Künstel: Markus Passion

Polyharmonique, L’arpa festante
138:00 (2 CDs in a card triptych)
Christophorus CHR 77435

This is an excellent recording of a great new discovery – probably the oldest surviving oratorio passion. Settings of the Passion according to Mark are rare in themselves, and this is a fascinating bridge between the older passion settings in the style of Schütz and the fully developed Passion Oratorios of J. S. Bach.  Künstel (c. 1645–1694) seems to have had his musical formation in the court at Ansbach, but from 1684 was in the service of Duke Albrecht III at Coburg, where his Markuspaßion was frequently performed after his death.  This substantial work (consisting of 99 numbers) was performed over two services on Maundy Thursday and the substantial Good Friday liturgy, including the motet Ecce quomodo moritur Justus by Jacobus Gallus.

The singers of Polyharmonique are headed by Hans-Jörg Mammel, who sings the measured music of the Evangelist accompanied by violoncello, organ and lute. Felix Rumpf, a baritone, sings the music of Jesus with the five-part string band (two violins, two violas and bass.)  The vocal ensemble has two sopranos, two altos, two other tenors, another baritone and two basses who between them sing the character parts and the arias, together with the director, Alexander Schneider, nicely entitled primus inter pares.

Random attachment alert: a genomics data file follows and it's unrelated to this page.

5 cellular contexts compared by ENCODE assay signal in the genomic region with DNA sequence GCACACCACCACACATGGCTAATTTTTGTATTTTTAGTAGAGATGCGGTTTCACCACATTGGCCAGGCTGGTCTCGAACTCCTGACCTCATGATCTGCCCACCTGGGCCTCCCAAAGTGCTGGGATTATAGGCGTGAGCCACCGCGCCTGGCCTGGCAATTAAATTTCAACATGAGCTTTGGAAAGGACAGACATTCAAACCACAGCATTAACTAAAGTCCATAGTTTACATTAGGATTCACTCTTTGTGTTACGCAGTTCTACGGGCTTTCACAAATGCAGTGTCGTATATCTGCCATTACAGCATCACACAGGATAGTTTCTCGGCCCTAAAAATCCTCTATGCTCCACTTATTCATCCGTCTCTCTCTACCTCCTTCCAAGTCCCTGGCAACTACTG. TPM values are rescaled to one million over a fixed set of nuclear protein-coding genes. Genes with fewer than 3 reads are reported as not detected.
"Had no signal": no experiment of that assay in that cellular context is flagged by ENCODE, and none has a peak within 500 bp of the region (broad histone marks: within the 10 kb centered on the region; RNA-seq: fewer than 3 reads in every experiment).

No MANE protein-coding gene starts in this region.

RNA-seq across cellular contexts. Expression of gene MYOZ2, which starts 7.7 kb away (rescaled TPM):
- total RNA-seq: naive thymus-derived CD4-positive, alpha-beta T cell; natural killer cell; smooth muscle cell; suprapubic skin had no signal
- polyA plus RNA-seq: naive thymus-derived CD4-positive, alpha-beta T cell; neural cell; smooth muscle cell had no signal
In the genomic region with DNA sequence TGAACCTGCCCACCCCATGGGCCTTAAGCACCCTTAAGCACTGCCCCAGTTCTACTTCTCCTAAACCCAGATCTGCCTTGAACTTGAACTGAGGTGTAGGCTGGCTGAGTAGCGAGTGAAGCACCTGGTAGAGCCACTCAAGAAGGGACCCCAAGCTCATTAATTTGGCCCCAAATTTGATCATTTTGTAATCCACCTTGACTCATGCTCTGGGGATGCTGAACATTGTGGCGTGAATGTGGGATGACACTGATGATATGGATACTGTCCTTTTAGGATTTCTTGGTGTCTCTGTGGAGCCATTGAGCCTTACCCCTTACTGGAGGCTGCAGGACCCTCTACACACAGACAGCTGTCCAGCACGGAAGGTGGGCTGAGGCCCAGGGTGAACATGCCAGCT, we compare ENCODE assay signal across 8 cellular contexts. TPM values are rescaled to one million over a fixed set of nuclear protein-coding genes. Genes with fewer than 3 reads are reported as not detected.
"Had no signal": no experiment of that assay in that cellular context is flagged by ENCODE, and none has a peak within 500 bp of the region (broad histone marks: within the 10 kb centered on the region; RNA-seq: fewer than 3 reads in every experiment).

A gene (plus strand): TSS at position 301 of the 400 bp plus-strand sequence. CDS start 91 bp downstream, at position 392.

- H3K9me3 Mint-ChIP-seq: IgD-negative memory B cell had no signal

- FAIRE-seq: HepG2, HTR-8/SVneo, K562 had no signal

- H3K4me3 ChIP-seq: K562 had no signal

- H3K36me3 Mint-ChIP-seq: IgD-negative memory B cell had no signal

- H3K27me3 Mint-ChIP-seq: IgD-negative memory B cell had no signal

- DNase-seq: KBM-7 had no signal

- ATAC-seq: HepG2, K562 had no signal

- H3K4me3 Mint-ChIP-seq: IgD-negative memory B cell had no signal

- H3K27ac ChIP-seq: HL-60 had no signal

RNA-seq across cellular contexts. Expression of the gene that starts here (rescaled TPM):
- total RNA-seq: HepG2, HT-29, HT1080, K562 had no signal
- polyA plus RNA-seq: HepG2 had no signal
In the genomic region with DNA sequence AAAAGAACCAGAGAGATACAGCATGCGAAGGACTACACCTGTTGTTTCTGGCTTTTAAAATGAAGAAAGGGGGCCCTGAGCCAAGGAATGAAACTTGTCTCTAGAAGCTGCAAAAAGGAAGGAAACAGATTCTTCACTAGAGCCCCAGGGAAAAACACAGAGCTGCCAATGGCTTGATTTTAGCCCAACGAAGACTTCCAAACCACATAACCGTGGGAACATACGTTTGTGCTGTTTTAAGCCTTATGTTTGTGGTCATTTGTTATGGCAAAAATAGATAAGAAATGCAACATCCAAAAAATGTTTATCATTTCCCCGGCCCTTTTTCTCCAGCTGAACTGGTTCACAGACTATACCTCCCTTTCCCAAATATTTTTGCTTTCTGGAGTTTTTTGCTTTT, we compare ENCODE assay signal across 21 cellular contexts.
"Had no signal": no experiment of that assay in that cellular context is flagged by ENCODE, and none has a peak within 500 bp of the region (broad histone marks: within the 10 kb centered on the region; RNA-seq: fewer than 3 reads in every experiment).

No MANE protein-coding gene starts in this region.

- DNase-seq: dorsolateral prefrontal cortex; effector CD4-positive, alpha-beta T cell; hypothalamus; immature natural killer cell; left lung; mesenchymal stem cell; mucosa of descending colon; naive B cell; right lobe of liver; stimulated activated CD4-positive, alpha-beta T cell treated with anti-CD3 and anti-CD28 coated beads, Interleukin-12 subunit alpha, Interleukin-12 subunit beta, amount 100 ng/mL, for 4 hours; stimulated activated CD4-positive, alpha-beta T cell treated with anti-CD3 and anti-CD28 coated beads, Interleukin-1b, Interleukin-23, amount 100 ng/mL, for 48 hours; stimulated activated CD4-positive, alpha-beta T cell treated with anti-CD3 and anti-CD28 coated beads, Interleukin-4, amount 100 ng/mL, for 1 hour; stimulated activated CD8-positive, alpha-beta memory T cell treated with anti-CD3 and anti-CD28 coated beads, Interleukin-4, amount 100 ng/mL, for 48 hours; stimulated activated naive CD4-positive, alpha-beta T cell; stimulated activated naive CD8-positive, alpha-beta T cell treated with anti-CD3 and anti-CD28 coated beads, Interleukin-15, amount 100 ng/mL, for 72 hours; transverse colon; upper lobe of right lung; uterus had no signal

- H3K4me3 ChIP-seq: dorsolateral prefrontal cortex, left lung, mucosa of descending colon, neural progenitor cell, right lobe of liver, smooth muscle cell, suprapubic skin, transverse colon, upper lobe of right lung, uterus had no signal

What is especially interesting is the way in which the narrative and the character parts merge into arioso passages as well as the more formal choruses. And all of this is woven around Lutheran chorales, often sung by a solo voice and ensemble alternating line by line. It is as if the late style of Carissimi were transported into the German Lutheran world, while at times the instrumental sound is that of Buxtehude’s. The formulaic cadences of the Evangelist belie Künstel’s dramatic characterisation of Peter, Judas and the other parts, where the verses of their arias are interspersed with instrumental ritornelli. Melodic material is partly derived from the chorales, but the whole substantial two-day event breathes its own character.

No-one who is interested in the pre-history of the Bach oratorio passions should miss this. And it is not just a vital link in the historical chain; it is really good and characterful music, admirably performed. Singers do not wobble or need to over-sing; lines are clear and the dramatis personae are well-characterised; balances are excellent and the whole production has a coherence and intensity that I was not expecting.

This is an excellent first recording of this newly-discovered work, and if you learn from it as much as I did, you will be eternally grateful. This is an alpha production and deserves to be widely known and enjoyed.

David Stancliffe